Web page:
the pitch, right? You’ve had someone listen to you go
through it, right?”
“Yes, I’ve had—Hey, hey,” she said, poking him in the
chest. “Are you trying to play me?” she demanded.
“Because it won’t work. I’m not some junior account
person, you know. You can’t intimidate me.”
“Well, obviously,” Ian said and poked her back. “You
wouldn’t be pitching at all if you were a junior account
person. I know I can’t intimidate you. It wasn’t a
declaration of war, you know; it was an offer to help.”
“It wasn’t a let-me-help, best-friends-forever offer,
either. I’m not playing games with you. This account
means a lot to me—”
“Oh yeah?” she said, shifting closer. “Well, don’t get
too attached to the idea. I’ve got seniority, you know.”
“So why are you so afraid to show me what you’ve got?”
“Because it’s none of your business.”
“On the eve of the championship, it’s okay to go out and
shoot some hoops with your competitor. It’s not going to
affect tomorrow’s big game. It’s not like I can go out
and change weeks of work overnight if I see you’ve got
She laughed. “Good try, Rafferty, but I think maybe the
reason you want to see my pitch is because you’re worried
about the strength of your pitch. Is it a little rough?
Maybe I should listen to you.” She winked, and her green
eyes shone with pleasure at her comeback.
“I’m definitely not worried about my pitch.”
“No? Seems to me if you’re presenting three,” she said,
holding up three fingers and wiggling them at him, “then
you must be uncertain which one is the winner.” Her smile
broadened into sheer triumph, as if she thought she’d
really zinged him.
She hadn’t zinged him, but Ian did wonder how she knew
what he had…Zach. Of course. That rat bastard. “Have you
been talking to Zimmerman?” he asked accusingly.
She shrugged and studied her manicure. “Maybe. Does it
matter? I thought we were doing the let’s-help-each-other
thing. But if we’re not, would you mind toddling off? I
have a lot of work I need to do before tomorrow. I plan
to hit the ground running with this account on Monday.”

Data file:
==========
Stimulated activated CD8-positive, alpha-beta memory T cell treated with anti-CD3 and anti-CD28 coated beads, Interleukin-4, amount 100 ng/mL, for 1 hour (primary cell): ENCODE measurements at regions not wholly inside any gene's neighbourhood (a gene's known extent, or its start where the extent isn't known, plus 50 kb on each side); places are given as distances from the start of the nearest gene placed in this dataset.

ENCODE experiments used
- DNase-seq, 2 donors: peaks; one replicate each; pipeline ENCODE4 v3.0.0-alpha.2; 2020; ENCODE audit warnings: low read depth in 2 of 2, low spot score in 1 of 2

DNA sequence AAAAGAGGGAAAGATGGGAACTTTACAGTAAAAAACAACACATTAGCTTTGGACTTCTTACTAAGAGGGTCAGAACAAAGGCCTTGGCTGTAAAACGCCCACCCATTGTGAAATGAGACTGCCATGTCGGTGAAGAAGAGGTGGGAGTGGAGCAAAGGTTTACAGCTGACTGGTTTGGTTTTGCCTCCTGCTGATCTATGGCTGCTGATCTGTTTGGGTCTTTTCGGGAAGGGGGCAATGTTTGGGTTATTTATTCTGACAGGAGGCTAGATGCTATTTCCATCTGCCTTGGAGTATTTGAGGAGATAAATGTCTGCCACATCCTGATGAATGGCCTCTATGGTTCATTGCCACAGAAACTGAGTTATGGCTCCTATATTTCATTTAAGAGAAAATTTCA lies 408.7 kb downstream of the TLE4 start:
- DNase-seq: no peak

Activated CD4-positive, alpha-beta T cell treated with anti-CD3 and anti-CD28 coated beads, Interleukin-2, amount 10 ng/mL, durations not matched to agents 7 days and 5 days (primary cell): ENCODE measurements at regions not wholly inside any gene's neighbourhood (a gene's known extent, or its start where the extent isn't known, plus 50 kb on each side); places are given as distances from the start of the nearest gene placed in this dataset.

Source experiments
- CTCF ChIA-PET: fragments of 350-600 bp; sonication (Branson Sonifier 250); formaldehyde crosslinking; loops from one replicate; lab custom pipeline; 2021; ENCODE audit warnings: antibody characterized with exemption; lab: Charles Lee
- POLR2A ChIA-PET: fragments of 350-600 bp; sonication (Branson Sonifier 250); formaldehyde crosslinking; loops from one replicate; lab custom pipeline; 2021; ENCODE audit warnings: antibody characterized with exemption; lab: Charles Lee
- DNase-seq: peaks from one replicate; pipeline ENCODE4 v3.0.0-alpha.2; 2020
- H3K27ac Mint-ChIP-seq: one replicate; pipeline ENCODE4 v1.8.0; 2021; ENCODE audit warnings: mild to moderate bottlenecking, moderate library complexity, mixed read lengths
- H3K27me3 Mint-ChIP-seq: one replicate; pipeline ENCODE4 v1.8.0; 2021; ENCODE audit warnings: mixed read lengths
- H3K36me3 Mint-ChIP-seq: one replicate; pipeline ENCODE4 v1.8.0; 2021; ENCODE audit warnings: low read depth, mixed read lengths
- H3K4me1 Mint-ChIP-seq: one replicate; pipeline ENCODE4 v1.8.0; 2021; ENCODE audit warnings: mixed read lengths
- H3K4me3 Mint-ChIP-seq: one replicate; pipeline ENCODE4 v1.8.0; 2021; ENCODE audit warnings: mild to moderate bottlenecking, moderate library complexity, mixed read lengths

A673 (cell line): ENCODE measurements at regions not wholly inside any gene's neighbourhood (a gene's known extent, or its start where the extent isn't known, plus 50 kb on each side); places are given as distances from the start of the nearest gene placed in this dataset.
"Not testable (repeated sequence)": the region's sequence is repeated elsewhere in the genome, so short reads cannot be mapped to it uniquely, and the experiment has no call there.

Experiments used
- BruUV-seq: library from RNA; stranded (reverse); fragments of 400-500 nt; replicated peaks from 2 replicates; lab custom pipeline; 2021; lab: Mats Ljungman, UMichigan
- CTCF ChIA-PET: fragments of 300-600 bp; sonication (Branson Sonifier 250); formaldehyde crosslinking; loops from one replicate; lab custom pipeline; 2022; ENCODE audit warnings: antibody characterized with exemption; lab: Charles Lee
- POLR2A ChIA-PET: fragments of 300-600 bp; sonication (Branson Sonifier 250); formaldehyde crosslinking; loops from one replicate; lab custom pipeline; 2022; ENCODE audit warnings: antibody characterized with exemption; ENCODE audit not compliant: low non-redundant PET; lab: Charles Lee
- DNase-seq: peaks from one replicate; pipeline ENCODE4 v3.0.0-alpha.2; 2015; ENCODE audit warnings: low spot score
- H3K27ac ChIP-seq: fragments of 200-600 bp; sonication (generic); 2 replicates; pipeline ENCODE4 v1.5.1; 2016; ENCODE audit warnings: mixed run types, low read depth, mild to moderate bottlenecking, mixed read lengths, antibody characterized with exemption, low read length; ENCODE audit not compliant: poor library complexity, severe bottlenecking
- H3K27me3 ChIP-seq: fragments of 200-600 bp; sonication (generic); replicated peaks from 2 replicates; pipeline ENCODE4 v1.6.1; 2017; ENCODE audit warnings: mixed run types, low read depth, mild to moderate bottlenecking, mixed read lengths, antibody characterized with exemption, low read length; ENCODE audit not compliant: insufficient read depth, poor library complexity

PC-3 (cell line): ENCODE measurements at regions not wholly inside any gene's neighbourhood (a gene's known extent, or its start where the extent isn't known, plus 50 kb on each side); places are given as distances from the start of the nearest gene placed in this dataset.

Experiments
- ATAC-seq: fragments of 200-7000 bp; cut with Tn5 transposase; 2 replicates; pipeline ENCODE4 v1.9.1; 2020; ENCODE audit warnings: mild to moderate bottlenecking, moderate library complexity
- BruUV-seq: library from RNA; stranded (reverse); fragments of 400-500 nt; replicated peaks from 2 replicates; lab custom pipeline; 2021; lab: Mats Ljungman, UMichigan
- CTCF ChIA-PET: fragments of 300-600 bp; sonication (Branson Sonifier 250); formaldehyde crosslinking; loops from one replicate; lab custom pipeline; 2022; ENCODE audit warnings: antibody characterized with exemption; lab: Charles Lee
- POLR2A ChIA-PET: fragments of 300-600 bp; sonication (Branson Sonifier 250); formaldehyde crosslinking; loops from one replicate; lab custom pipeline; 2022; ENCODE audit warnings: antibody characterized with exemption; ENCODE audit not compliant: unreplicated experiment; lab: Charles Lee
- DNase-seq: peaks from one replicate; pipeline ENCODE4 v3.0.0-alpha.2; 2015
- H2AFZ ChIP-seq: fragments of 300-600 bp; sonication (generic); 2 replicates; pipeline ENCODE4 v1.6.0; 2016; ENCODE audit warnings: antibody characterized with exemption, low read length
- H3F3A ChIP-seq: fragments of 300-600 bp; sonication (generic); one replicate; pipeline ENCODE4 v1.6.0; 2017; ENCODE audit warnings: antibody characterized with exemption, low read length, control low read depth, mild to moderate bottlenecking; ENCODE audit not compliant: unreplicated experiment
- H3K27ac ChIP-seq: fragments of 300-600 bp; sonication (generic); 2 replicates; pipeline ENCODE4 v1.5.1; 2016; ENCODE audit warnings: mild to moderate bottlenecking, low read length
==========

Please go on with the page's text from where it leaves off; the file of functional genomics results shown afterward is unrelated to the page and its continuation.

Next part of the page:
She was amazingly and annoyingly confident. Ian was
generally a confident guy, but she was making him a
teensy bit nervous. “You really think you’re going to get
this, don’t you?”
“I don’t think, I know,” she said, looking up.
He tilted his head to one side to study her. “Isn’t it
obvious to you why they brought me in?”
“I don’t know—I haven’t given it the slightest bit of
thought.” She lifted her chin, and Ian realized she lied
about as well as she engaged in verbal volleyball. “I’ve
been promised that this account is as good as mine.
Didn’t they tell you that when they brought you in?”
A bit more of Ian’s confidence leaked out of him. He’d
been in New York advertising long enough to know that the
industry was full of snakes. He wouldn’t put it past
anyone to feed him a bunch of half-baked promises to get
him to commit. “Who told you?”
She grinned. “None of your beeswax.”
“Come on, tell me—” His phone rang, distracting him
momentarily. He fished it out of his pocket and noticed
the number was the Grabber-Paulson main number. That was
weird. “Listen, I’ll just say this,” he said, clicking
off the phone. “Don’t be so sure of things. People say
things they don’t mean, especially in this industry.” He
started for the door.
“Uh-huh, I know. And I would offer you the same advice,
Mr. Rafferty,” she said in a singsong voice, and she
flashed a dazzling smile, full of straight white teeth.
“Cocky too. I like that about you,” he said. “I’ll keep
it in mind when I make partner.” He winked at her, smiled
as if he was completely unbothered, and went out of the